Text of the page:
Get the flared trousers on, head for the 1970s car showroom. Perhaps you're after the supercar whose name translates as "wow", the rally-bred Italian with room for your crash helmets, or the French GT with a Maserati engine. This was the decade when the thrill of the new was very much the story, as contemporary greats such as Giorgetto Giugiaro and Marcello Gandini produced their definitive works, fresh-faced designs that ditched the dreary past in favour of an optimistic, sharp-edged future. Which are the pick of the bunch? Take a look at our take on the top 10 1970s cars - and then try to stop yourself reaching for the classifieds to seek out a favourite for your garage.
Based on a design concept by styling house Bertone, Lancia's all-conquering three-time World Rally Championship winner turns jaw-dropped heads to this day. The Stratos was a no-compromise design: rally car first and foremost; road-legal transport a distant second, with 492 built for homologation purposes so that the potent little Lancia was allowed to compete. Power is from a mid-mounted Ferrari V6, and there's space for your crash helmet in the door pockets.
As the 1970s dawned, the greatest affordable sports cars were deemed to be Jaguar's E-Type and MG's MGB. Then Datsun's 240Z arrived, priced in the US within $100 of the suddenly elderly-looking MGB. Boasting filmstar good looks, a potent inline-six engine, rear wheel drive and true sports car handling, the 240Z made swift work of its venerable British competitor. Datsun's little masterpiece set the bar for future two-seater coupes, and today original cars reach strong prices at auction.
Looking back, this was the first luxury off-roader, the ancestor of all of today's Chelsea tractors. At the time, Land-Rover imagined the Range Rover would be bought by wealthier farmers, who liked their Land-Rovers but wanted a little more comfort. Suspension had long travel to cope with ploughed fields, a V8 and permanent four wheel drive made short work of hills. Rover's David Bache penned a simple, stripped down exterior with many of his styling cues still found on today's Range Rovers. A true revolutionary.
One of the real greats of small car design, even if most have now rusted away. Alfa Romeo's little marvel was made in Naples in Italy's south - the "sud" of the car's name - and boasted a sharp design by Giorgetto Giugiaro in his first mass-market success. A flat four engine to give the Alfasud almost perfect weight distribution and a distinctively buzzy exhaust note. Road testers delighted in the Alfasud's cheeky handling, and so, if you can find a whole one, will you.
With a V8 mounted just behind you, something disco-related on the tape deck and the open road ahead, Ferrari's 308 GTS was the car every 1970s playboy aspired to. Television detectives as well, since Tom Selleck drove a 308 GTS in 'Magnum PI', as every 1970s TV aficionado will hasten to tell you. Originals had fibreglass bodies, the first Ferraris to do so, while Pininfarina's design made a swooping statement without needing to shout too much.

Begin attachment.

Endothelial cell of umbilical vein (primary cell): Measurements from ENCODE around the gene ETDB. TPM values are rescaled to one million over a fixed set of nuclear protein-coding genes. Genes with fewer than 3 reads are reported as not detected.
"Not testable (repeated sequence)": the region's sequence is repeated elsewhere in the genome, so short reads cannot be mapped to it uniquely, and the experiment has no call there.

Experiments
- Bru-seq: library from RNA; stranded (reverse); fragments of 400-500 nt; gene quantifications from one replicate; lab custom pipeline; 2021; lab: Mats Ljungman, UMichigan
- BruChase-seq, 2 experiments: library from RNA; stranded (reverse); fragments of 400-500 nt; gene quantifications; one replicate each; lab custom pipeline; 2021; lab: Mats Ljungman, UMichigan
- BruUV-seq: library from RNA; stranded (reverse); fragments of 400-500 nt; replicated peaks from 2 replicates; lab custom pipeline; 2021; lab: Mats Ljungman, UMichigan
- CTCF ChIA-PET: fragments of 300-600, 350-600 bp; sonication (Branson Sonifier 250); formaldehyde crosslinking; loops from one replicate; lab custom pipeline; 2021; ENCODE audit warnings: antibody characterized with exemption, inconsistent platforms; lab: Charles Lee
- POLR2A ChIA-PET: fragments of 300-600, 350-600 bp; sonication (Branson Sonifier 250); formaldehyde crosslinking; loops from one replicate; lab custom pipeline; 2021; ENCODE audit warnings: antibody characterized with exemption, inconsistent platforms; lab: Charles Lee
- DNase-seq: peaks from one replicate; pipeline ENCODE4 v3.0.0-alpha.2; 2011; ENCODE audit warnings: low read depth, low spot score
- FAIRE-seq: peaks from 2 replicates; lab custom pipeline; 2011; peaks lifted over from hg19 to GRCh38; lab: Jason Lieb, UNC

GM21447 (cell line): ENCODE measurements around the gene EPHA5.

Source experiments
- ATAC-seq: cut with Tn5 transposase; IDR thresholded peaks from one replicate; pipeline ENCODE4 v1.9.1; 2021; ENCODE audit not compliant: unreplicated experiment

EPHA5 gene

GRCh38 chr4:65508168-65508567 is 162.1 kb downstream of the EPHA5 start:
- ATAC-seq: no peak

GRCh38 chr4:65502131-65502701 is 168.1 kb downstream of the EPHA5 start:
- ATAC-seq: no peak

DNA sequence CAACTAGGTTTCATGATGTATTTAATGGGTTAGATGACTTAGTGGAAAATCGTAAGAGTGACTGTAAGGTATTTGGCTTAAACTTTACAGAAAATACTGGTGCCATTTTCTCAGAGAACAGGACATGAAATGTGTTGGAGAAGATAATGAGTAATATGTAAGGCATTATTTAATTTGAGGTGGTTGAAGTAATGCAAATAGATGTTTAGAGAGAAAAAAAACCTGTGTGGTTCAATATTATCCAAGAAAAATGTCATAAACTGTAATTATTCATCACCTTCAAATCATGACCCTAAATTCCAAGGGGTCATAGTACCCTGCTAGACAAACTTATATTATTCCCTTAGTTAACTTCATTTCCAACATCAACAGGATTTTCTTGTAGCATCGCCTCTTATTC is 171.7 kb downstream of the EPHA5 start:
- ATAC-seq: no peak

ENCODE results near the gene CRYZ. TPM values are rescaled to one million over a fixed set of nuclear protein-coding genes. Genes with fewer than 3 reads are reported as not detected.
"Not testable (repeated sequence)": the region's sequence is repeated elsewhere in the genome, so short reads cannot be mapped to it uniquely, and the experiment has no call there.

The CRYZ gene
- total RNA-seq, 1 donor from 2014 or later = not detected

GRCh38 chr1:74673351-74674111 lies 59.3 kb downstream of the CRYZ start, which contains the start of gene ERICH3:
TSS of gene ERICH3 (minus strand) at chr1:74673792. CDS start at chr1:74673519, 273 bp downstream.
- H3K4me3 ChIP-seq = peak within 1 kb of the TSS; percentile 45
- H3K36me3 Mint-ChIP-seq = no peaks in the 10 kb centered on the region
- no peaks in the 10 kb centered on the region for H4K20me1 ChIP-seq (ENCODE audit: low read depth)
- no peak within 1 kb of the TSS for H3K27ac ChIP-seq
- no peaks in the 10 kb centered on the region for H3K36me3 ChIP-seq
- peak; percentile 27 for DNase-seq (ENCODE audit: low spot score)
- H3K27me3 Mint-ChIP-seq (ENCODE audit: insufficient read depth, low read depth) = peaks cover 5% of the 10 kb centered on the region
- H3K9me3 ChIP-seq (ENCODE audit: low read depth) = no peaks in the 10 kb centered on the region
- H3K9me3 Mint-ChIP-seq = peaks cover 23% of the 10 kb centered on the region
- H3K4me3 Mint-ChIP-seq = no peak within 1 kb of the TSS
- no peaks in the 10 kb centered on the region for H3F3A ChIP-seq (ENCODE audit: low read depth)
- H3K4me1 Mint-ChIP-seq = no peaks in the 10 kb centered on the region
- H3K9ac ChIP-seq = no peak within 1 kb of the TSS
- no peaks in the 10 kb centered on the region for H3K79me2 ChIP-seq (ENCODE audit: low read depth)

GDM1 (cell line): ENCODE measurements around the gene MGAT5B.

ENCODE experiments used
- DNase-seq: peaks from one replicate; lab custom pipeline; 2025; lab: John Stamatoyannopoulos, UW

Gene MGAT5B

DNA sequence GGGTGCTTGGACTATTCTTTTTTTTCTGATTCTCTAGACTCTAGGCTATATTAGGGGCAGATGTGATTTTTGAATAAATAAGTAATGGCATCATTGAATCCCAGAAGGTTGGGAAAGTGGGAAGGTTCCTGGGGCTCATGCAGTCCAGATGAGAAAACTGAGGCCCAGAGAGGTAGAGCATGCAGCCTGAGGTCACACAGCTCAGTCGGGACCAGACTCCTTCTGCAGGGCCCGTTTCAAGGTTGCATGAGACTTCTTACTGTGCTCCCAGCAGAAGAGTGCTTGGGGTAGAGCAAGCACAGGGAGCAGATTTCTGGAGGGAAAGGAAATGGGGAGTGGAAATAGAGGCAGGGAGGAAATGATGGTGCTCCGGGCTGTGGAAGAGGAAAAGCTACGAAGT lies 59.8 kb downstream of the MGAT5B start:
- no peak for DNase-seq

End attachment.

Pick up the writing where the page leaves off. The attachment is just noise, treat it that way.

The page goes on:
A French GT with looks like no other before or since, the SM's aerodynamic shape began with an all-glass nose and ended in a tapered hatchback rear. Avant garde interiors lived up to the futuristic promise of the dramatic exterior, while underneath the long bonnet lurked a potent V6 sourced from Maserati, which Citroen controlled at the time. The result was a top speed of 140 mph, featuring Citroen's famed "magic carpet" ride, courtesy the company's hydropneumatic suspension. The future, in one car.
An edgy wedge-shaped design that screams - just like its mid-mounted V12 - of the 1970s, Lamborghini's Countach was the sensation of the 1971 Geneva Motor Show. Scissor doors and aggressive lines defined this first of the supercars, imagined by Marcello Gandini for Bertone, the name Countach translating from the Piedmontese as "wow", which is still the most common response on seeing this road-going spaceship. Great interiors, too.
With looks to rival those of Ferrari's Daytona, a radical reimagining of saloon design incorporating a hatchback and Rover's aluminium V8 under the bonnet, the SD1 should have been a world-beater. Indeed, it swiftly won a European Car of the Year Award, with modular interiors as forward-looking as the exterior. "Tomorrow. Today" ran the advertising slogan, but trouble lay ahead. Quality was patchy, and repeated industrial action meant production was too. A missed opportunity.
Crisp form-follows-function design not only saved VW - then still over-dependent on the ancient Beetle - but set the template and benchmark for all hatchbacks that followed. Simple - almost utlitarian - looks were the key to the remarkable success of Giugiaro's design, with restraint very much the keynote. In an otherwise super-rational interior, VW displayed an unexpected sense of humour with a gearknob resembling a golf ball. GTi version invented the hot hatch and remains a hilarious b-road companion.
Made amphibious in the James Bond film 'The Spy Who Loved Me', the Esprit was pretty nifty as a road car, too. Colin Chapman's Norfolk-based Lotus came up with a true head-turner with the glassfibre Esprit, penned by the prolific Giorgetto Giugiaro. Clean wedge-shaped design was key to its aerodynamics, that slippery shape and lightweight construction meant its mid-mounted Lotus four-cylinder was still good for 130 mph. Interiors could be as loud and louche - think tartan cloth or red leather - as you desired.
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